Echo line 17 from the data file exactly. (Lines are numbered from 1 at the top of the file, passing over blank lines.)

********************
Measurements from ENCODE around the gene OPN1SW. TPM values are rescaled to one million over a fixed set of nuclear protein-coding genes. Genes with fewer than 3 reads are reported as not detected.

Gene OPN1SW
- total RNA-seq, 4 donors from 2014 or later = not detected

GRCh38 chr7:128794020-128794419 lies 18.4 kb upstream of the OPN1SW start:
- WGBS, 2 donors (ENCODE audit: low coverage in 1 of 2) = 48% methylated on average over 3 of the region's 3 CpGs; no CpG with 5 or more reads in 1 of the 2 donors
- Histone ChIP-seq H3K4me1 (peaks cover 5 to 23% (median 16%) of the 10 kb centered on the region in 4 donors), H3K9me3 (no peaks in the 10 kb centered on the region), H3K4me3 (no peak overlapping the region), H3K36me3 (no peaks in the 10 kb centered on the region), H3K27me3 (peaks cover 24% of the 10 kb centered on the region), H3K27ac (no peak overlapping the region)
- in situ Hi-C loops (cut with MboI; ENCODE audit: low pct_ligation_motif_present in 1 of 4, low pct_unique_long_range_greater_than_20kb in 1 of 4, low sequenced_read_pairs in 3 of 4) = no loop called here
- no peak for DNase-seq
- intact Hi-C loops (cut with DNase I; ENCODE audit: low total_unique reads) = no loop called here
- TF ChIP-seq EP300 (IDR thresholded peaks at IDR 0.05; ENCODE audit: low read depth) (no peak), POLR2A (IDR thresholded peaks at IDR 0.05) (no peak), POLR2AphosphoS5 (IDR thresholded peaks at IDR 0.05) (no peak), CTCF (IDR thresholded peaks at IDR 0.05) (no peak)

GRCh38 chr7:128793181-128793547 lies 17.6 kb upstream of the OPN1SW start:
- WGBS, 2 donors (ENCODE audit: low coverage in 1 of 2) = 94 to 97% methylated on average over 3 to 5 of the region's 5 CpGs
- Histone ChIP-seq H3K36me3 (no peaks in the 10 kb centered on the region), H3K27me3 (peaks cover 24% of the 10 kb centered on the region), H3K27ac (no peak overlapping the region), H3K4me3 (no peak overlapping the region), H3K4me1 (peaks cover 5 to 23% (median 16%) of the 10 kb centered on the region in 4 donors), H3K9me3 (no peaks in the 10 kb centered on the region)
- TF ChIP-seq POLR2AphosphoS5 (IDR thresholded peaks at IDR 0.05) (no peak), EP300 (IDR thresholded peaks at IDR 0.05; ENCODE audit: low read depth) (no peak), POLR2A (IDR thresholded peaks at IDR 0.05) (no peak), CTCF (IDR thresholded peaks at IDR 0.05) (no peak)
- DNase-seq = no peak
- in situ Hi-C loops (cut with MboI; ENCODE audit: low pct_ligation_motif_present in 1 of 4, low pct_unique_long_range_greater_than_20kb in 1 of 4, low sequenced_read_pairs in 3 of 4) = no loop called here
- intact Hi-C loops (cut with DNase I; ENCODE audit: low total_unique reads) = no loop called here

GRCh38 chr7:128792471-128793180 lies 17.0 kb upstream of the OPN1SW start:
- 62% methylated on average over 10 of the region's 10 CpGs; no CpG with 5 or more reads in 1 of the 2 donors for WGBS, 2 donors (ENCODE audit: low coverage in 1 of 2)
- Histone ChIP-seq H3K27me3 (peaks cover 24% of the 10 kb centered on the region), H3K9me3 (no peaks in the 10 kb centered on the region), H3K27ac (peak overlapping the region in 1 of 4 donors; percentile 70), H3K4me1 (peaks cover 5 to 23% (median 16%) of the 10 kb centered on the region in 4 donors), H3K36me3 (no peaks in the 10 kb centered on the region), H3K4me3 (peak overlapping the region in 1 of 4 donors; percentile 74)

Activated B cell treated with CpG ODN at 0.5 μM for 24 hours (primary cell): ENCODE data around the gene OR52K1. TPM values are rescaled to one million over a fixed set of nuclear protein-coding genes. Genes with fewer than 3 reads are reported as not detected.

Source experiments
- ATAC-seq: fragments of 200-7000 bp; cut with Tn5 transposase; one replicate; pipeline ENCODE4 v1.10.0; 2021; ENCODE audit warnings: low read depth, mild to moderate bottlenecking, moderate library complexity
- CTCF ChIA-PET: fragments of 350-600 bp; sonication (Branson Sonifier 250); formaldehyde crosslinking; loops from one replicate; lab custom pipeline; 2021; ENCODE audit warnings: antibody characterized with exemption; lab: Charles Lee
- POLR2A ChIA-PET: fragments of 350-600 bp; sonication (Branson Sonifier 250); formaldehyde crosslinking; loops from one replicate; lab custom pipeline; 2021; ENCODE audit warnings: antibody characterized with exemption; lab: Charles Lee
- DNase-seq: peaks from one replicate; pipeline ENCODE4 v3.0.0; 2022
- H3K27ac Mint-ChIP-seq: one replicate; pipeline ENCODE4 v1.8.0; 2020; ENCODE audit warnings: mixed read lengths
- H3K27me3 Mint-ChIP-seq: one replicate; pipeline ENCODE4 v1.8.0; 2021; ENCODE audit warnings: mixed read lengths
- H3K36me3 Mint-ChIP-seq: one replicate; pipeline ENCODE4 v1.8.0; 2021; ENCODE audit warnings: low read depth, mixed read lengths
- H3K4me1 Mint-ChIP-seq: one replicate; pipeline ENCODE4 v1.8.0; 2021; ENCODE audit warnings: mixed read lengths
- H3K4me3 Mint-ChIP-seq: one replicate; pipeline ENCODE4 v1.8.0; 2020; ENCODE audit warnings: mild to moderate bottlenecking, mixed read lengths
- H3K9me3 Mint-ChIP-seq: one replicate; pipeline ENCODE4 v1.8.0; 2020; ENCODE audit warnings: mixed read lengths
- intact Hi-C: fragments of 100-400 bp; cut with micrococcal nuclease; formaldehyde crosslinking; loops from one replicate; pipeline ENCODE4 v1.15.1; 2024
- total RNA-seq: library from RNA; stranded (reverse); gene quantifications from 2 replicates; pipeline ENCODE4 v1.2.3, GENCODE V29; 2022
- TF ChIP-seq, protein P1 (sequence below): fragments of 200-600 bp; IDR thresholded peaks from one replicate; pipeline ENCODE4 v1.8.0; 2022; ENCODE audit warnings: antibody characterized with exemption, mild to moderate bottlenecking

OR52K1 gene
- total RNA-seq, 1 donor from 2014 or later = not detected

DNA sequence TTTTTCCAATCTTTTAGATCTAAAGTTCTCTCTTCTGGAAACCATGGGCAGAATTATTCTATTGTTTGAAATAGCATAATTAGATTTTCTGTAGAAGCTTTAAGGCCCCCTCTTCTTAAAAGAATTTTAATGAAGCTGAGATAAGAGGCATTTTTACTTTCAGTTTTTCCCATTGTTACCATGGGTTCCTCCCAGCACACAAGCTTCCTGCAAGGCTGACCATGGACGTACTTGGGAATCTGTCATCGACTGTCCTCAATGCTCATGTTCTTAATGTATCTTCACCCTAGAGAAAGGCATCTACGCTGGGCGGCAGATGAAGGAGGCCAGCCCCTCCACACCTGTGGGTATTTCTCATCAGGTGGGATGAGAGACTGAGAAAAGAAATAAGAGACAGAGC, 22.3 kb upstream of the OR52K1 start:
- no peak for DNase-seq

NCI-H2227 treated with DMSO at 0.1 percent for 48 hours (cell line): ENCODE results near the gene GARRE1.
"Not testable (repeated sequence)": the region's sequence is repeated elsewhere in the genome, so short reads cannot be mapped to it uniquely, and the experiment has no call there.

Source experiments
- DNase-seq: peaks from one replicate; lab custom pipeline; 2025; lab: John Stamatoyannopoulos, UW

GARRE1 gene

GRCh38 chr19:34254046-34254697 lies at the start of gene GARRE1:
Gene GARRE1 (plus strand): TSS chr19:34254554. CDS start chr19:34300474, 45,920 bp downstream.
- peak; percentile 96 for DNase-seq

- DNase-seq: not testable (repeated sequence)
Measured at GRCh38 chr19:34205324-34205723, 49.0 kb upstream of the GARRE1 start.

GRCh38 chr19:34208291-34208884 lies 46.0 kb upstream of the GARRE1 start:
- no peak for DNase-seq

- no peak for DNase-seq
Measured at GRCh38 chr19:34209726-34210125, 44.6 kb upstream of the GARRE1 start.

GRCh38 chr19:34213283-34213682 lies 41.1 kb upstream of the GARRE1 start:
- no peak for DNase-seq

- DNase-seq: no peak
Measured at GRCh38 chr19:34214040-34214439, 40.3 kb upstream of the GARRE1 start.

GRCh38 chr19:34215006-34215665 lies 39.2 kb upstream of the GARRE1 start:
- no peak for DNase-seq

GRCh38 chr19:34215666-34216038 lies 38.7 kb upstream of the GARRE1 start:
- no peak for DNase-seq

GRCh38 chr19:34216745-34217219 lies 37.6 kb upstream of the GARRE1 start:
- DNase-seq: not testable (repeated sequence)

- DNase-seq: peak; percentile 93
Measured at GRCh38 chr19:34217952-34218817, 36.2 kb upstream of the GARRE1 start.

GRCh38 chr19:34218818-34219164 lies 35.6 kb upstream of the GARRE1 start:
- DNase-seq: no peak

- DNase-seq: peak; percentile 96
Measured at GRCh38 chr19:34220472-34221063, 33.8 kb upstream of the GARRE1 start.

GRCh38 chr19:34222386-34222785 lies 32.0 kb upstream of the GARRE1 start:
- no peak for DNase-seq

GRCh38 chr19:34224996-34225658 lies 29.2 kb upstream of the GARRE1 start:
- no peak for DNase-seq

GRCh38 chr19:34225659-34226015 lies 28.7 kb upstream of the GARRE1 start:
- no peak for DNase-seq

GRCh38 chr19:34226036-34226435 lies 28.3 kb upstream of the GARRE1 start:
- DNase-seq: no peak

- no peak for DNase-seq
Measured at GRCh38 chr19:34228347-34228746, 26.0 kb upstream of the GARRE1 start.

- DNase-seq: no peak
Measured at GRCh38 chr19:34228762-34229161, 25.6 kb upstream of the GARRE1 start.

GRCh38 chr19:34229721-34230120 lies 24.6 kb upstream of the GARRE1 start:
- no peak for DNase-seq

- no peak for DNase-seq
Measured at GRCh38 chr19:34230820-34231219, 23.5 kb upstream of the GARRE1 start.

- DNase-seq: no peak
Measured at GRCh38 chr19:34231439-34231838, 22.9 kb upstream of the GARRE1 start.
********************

- intact Hi-C loops (cut with DNase I; ENCODE audit: low total_unique reads) = no loop called here